A while ago, I said to my friend Jackie, “Have you ever looked at the people around you on the street and seen the things they carry in their arms?” In the past few weeks and months, I’ve made a point of noticing what it is that people are carrying as they walk the busy, often rainy, streets of Vancouver. I thought it would make an interesting photo essay to depict how and what my fellow human was holding as they went about their day. I have seen a man carrying a cat condo; a woman porting a vacuum; two men crossing the street with a pool table; someone with a bird in a cage and another person with two ladders balanced on his shoulders. I’ve watched many mums and dads with babies: a tall, lanky guy with a basketball; a very elderly man with a tiny Chihuahua held closely to his chest; a twenty-year-old man with a large television and an elderly woman transporting a microwave. Of course, there are the usual things people carry such as suitcases and luggage and heavy bags of groceries. And, there are always those who carry their entire collection of worldly goods on their backs. Some have big, black garbage bags slung over their shoulders, filled with collected empty cans and bottles, heading to redeem their returnables.
Most of us carry things in our lives that weigh us down. I have been paying attention to what people carry lately because it is a metaphor for the feelings and conditions we bear on the inside that are not as visible as a cumbersome ladder or an electrical appliance. But, they may weigh just as much, and be equally awkward and difficult to hold. Carrying extra, heavy weight is a burden. And Jesus’ words ring in my mind and heart saying, “Come to me, all you that are weary and are carrying heavy burdens, and I will give you rest.”
The strain of carrying difficult realities, emotions or mental states manifests itself in a variety of ways. When a person appears cold and distant or does not seem to want to engage, that person may be carrying a substantial and wide load. They may be suffering from depression; from anxiety; loneliness; a severe lack of self-confidence; money problems or relationship issues. They may be grieving the loss of someone they deeply loved. They may have lost their job. And some are simply very shy, introverted and for them, engaging with others can be painful and awkward. All of us have spaces within us that remain unfilled or are filled with difficult and painful issues.This may be where much of our living takes place–in these spaces of discomfort and disturbance. Some live lives that are regularly challenged and shaken up.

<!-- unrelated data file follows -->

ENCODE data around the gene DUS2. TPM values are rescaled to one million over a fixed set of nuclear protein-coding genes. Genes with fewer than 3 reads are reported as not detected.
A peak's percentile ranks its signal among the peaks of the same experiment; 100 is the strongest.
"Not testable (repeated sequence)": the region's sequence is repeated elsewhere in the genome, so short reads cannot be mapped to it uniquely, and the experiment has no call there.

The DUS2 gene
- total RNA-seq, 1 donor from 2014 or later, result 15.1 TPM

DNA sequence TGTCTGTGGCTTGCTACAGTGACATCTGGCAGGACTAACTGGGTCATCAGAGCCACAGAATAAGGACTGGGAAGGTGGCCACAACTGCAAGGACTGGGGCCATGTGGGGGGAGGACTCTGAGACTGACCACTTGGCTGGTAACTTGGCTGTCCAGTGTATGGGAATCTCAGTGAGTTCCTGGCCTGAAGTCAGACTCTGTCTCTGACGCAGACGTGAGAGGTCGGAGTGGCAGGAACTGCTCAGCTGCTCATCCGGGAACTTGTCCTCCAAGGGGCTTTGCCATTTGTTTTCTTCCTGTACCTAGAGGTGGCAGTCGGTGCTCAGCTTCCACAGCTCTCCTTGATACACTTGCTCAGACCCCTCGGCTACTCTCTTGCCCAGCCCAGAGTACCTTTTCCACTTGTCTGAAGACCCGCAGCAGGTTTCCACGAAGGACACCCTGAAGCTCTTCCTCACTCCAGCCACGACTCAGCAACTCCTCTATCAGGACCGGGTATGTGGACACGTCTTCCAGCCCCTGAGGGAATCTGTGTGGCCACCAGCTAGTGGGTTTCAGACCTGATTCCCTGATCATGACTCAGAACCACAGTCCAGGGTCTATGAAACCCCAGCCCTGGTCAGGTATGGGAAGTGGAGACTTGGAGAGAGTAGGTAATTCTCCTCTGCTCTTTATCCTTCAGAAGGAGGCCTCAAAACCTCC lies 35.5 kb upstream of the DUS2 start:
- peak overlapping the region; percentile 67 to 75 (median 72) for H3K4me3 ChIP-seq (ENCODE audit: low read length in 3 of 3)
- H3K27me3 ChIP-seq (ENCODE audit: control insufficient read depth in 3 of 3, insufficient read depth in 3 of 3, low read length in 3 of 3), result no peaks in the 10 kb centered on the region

Perhaps the key to developing a sensitivity to what our brother or sister may be carrying, to the invisible scars, is to be mindful of the fact that no human life is exempt from pain nor trauma. What shows on the outside is how we choose to adorn our physical beings with clothing, accessories, alluring scents and cosmetic applications. What doesn’t show up is our fear, the feelings of separation and isolation that many live with. What does show is certain behaviours such as aloofness, disengagement, apparent apathy or even anger. It is easy to see the behaviour, but not the person.
I am close friends with a woman who I met twenty-five years ago. When I first met her, I couldn’t imagine us ever being friends. She was cold, distant, did not ever seem to want to connect and she certainly kept her distance from me and others. But, after knowing her for a while, she confessed to me, “I am so shy that it is agonizing for me to be in social situations and I get so nervous and anxious I want to either run or throw up.I find it exhausting to be with people.”
I think this might be the equivalent of carrying a pool table across West Georgia and Burrard. For anyone who is burdened by psychological dis-ease, poor mental health, a broken heart or spirit or for a person crippled by anxiety, or a person who is living in a space of disturbance and rupture, I offer this image. Imagine Jesus being aware of you and waiting for you as you cross a busy, rainy, crowded street. His hands are outstretched and his eyes are loving, kind invitations to safety and acceptance. He sees the strain in your eyes and he sees the inside of your being where the tears and the bits and pieces of you that are shattered lie in fragments. As you approach him, he draws you close to him, looks you in the eyes and says to you, “Come to me. You are weary and carrying a heavy burden. I will give you rest.”
As Rumi says, “We are all just walking each other home.”
May it be so.